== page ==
, November 2008
If you are just taking your first tentative steps into the world of screen music appreciation, or if you know of someone who is, this fine package from Naxos would make a very good introduction. Consisting of a 72-page booklet and two very generous CDs of music, author John Riley provides a necessarily sketchy introduction to film music, old and new (a much, much bigger book would have been needed to cover the same ground in detail), and not just with the emphasis on Hollywood films, providing brief profiles of many of the great names in film music composition the world over, together with introductions to some of their work, mainly as a guide to the selections included on the CDs. This for course means that there are some notable absentees, but many of the landmark compositions are covered, and excerpts from them included.
It's a nice, undemanding read that can be enjoyed by all, and includes archival quotes from composers Ennio Morricone, Maurice Jaubert, George Antheil, Henry Mancini, Miklos Rozsa, William Alwyn, and Sir Arthur Bliss; concluding with the bonus feature "A Century of Film Music: A Timeline," which not only charts the notable film music events, but also historical events, and literary, art and architectural achievements.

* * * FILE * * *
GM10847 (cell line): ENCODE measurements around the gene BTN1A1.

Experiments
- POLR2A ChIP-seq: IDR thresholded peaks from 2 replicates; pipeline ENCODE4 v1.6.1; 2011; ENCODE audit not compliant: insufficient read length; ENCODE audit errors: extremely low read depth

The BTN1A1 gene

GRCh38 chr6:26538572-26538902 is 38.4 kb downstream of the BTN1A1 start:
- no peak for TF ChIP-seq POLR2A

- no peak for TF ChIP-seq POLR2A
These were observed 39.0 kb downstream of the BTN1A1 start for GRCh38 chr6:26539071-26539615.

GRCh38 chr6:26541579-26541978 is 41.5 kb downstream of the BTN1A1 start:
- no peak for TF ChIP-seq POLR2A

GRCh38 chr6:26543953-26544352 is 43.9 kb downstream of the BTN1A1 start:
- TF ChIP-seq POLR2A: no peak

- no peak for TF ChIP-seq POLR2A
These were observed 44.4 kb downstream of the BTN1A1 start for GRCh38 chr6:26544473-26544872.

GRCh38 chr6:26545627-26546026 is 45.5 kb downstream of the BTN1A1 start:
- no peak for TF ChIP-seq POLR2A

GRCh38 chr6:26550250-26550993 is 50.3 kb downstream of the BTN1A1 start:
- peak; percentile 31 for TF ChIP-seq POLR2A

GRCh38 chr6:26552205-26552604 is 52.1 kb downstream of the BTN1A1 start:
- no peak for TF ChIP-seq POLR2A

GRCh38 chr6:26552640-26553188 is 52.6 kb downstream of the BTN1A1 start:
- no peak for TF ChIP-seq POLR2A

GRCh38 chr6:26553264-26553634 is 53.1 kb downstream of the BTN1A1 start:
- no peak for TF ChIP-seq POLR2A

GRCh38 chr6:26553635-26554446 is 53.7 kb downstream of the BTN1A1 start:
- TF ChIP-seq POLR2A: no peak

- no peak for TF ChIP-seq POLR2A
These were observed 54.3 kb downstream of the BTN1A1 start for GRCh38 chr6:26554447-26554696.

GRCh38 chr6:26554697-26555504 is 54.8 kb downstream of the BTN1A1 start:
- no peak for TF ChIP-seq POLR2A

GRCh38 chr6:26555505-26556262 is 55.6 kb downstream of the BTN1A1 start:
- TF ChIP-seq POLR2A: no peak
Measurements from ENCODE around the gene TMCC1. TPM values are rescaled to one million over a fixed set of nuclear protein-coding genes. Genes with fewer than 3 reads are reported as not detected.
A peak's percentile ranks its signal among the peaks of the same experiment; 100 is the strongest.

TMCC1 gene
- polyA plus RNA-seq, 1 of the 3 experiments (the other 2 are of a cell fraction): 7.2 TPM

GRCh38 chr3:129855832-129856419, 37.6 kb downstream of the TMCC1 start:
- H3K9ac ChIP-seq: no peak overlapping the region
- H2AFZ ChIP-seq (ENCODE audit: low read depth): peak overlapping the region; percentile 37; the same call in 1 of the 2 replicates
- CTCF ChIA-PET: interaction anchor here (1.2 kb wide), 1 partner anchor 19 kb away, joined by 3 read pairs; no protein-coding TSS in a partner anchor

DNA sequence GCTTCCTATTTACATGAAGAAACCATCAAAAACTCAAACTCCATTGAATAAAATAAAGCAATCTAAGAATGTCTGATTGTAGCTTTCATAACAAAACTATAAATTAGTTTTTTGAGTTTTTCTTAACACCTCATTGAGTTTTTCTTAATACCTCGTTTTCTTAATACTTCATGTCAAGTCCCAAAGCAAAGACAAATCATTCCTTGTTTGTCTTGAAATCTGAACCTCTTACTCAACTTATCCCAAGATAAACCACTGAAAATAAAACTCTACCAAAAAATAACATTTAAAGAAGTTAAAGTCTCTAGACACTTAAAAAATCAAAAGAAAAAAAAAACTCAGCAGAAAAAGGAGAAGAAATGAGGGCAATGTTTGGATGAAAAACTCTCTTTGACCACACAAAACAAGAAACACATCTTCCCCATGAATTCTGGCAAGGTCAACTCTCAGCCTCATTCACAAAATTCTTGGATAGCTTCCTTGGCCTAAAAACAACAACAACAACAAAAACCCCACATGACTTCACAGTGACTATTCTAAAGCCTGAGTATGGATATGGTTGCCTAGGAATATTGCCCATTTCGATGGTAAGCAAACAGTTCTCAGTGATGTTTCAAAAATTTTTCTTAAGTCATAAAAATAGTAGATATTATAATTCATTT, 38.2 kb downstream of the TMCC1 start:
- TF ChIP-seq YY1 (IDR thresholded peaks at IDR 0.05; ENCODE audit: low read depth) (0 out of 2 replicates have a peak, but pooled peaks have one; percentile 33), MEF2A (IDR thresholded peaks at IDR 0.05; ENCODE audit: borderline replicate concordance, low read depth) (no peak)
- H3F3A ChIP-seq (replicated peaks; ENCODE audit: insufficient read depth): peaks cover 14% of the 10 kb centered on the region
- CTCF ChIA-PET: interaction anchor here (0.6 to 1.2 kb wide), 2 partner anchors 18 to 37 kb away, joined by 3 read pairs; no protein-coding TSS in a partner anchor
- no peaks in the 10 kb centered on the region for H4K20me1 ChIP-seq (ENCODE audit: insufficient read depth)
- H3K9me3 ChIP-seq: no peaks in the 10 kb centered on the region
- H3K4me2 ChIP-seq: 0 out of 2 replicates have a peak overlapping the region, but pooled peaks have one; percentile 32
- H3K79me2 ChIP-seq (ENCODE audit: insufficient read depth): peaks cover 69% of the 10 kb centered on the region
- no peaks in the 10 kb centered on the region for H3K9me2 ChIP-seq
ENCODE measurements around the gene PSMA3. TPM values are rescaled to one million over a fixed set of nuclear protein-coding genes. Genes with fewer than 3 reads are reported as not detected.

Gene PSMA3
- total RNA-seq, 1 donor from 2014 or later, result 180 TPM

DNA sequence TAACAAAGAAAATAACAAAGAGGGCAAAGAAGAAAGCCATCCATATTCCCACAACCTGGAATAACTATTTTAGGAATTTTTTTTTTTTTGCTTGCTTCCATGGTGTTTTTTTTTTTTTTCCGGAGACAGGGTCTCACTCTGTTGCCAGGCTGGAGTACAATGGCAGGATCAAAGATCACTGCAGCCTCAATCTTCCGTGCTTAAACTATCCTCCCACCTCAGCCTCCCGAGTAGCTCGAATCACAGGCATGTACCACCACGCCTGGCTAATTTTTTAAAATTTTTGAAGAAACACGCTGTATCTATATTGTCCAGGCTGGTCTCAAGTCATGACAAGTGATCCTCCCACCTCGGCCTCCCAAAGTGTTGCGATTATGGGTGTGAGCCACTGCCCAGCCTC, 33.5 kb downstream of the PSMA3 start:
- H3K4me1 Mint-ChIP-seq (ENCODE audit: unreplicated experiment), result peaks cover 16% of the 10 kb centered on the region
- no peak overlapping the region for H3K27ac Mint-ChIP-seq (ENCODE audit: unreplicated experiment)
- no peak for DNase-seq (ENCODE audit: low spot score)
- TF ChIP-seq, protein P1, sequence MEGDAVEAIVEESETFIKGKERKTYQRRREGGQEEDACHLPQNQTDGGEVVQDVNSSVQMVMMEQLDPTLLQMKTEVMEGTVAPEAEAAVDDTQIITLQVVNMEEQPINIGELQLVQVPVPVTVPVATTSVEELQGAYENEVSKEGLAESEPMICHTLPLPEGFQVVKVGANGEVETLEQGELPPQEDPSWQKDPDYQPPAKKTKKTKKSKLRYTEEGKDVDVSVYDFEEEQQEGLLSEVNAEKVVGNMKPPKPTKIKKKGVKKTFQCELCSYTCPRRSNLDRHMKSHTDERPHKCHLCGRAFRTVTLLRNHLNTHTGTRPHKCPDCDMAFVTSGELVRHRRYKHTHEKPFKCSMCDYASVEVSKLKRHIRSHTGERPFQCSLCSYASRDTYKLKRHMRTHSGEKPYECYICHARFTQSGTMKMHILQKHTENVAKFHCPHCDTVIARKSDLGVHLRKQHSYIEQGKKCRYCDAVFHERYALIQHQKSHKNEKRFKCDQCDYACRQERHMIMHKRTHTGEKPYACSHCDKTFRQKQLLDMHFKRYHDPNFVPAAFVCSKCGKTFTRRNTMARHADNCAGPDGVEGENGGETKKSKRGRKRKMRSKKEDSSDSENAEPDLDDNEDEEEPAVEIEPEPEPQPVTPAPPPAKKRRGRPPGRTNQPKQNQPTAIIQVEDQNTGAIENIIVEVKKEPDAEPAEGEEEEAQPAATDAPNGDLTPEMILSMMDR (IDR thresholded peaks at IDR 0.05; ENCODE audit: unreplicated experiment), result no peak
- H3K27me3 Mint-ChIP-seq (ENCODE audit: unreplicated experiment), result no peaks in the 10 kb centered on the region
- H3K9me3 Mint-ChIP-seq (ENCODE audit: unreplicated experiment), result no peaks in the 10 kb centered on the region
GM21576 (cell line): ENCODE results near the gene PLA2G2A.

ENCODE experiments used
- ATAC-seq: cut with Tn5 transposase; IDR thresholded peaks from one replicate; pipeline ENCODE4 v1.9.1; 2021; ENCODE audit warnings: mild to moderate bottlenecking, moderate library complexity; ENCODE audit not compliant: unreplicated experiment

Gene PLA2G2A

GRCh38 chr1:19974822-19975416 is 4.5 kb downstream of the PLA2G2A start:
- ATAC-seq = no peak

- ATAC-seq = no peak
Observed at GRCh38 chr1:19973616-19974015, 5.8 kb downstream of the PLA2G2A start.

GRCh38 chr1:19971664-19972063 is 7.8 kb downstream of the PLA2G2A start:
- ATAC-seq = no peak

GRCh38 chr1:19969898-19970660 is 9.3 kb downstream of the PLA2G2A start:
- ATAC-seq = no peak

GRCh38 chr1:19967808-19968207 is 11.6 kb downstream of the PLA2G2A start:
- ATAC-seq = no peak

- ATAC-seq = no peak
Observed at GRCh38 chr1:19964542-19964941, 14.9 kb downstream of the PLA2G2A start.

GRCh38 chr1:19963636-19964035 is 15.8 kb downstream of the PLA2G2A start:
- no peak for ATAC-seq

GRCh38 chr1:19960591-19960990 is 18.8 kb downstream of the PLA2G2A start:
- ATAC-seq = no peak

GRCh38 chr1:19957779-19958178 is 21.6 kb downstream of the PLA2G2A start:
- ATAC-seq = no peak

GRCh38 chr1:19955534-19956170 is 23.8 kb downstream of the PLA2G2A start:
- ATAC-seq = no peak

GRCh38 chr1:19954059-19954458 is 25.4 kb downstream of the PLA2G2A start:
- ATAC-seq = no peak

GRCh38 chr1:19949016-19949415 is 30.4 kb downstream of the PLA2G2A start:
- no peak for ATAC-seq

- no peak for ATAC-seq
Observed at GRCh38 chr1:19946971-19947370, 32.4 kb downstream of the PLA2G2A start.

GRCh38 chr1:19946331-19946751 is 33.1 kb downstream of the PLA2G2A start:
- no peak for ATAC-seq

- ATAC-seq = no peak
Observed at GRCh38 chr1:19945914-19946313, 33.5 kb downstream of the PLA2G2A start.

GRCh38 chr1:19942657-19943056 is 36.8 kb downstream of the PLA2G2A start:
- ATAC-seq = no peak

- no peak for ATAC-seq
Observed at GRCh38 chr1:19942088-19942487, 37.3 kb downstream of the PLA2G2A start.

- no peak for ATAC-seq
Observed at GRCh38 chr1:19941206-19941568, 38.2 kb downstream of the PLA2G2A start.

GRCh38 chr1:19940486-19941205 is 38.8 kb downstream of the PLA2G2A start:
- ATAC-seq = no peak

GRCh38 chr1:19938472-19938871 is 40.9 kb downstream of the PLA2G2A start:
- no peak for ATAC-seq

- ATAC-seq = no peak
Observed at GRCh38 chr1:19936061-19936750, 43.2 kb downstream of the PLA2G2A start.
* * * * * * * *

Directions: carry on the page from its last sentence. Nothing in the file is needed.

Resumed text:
The two CDs, both featuring more than 78 minutes of music, reveal just how many fine recordings of screen music have graced the Naxos family labels over the years; all of it re-recorded of course, and the majority of it beautifully played. Disc One mainly concentrates on Hollywood, past and present; with Disc Two focusing on British, European and Japanese film music.
Ideal as a stocking filler, this release provides hours of absorbing reading and listening and, as I said at the start of this review, serves as an excellent introduction to anyone with a blossoming interest in the art of screen music writing.